e. Use the library.

            f. Become familiar with book, journal, and internet references.

             

Texts: Comer, R. J. (2014). Abnormal Psychology (8th Ed.). New York, NY: Worth Publishers.

 

Publication Manual of the American Psychological Association (6th Ed.). (2010).

Washington D. C.: American Psychological Association.

            -1st printed manuals contain errors. Please go to the APA website    (www.apastyle.org) to download the corrected pages for their book in PDF form.

 

Stapler: papers must be stapled and will not be accepted unless stapled.

 

Course Requirements: Grades will be based on your performance on 1 exam, a final, and a paper.

 

Each exam will be worth 100 points. Tests will be multiple choice and essay. Multiple choice answers will be marked on Scantrons, I will provide space for essay answers. I reserve the right to change the tests in any way to better assess the class at any point during the semester.

 

The paper will be 5-7, double-spaced, typewritten pages (excluding the title page and references) and is worth 100 points. It must be written in APA 6th edition format (citing in paper, reference page, use of headings, title page, etc.). Seven references are required and may not include general psychology, developmental, abnormal, etc. textbooks (you may use these texts if you already meet the initial 7-reference requirement). References may include academic books and peer review journals. Please use the DSM-5 as one of your references. Only two references may come from internet sites. You must provide me a copy of the first page of every article/internet cite (abstracts will not be accepted). For books, I need the title page, reference page (the very next page), and the first page of every chapter cited in the book. Please keep a full photocopy of every reference. I reserve the right to request your full references if concerns about the paper arise. Finally, 1-2 small quotes are appropriate; however, large quotes are not original work and will not count toward the 5-page minimum (this may come up as students cite large sections of the DSM-5). Papers will lose 1 grade level for every day they are late.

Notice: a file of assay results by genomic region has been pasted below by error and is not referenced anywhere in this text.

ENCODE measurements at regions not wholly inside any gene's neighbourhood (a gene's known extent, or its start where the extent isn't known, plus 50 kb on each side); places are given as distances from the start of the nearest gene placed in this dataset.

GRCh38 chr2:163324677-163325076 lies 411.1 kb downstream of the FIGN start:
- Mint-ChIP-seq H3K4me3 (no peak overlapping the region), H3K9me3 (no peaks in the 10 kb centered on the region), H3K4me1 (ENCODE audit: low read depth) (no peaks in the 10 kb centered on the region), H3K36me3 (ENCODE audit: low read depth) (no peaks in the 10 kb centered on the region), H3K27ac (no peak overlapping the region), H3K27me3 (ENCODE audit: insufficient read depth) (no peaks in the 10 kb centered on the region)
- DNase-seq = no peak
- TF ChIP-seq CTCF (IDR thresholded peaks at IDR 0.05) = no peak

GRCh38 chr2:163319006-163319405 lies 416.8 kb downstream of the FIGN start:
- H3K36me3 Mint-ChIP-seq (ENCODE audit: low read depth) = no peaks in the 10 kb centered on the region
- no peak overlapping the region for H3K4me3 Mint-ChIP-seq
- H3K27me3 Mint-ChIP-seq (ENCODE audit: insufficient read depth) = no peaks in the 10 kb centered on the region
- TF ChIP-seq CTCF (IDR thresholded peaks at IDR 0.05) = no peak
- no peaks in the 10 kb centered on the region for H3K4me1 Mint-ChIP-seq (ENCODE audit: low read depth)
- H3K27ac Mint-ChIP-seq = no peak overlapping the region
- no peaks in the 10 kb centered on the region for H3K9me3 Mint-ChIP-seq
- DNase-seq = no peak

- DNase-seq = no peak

IN ADDITION to turning in a physical copy of one’s paper, all papers must be turned in electronically (michael.vandehey@mwsu.edu ). Either use Microsoft Word or WordPerfect Corel. Please save your file in the following manner:

firstname.lastname.CWID#.psyc####.semester.year

 

The following outline is an example of possible sections:

            1. Introduction/definition of disorder

            2. History of the disorder

            3. Diagnostic criteria/differential diagnosis

            4. Treatment/Prognosis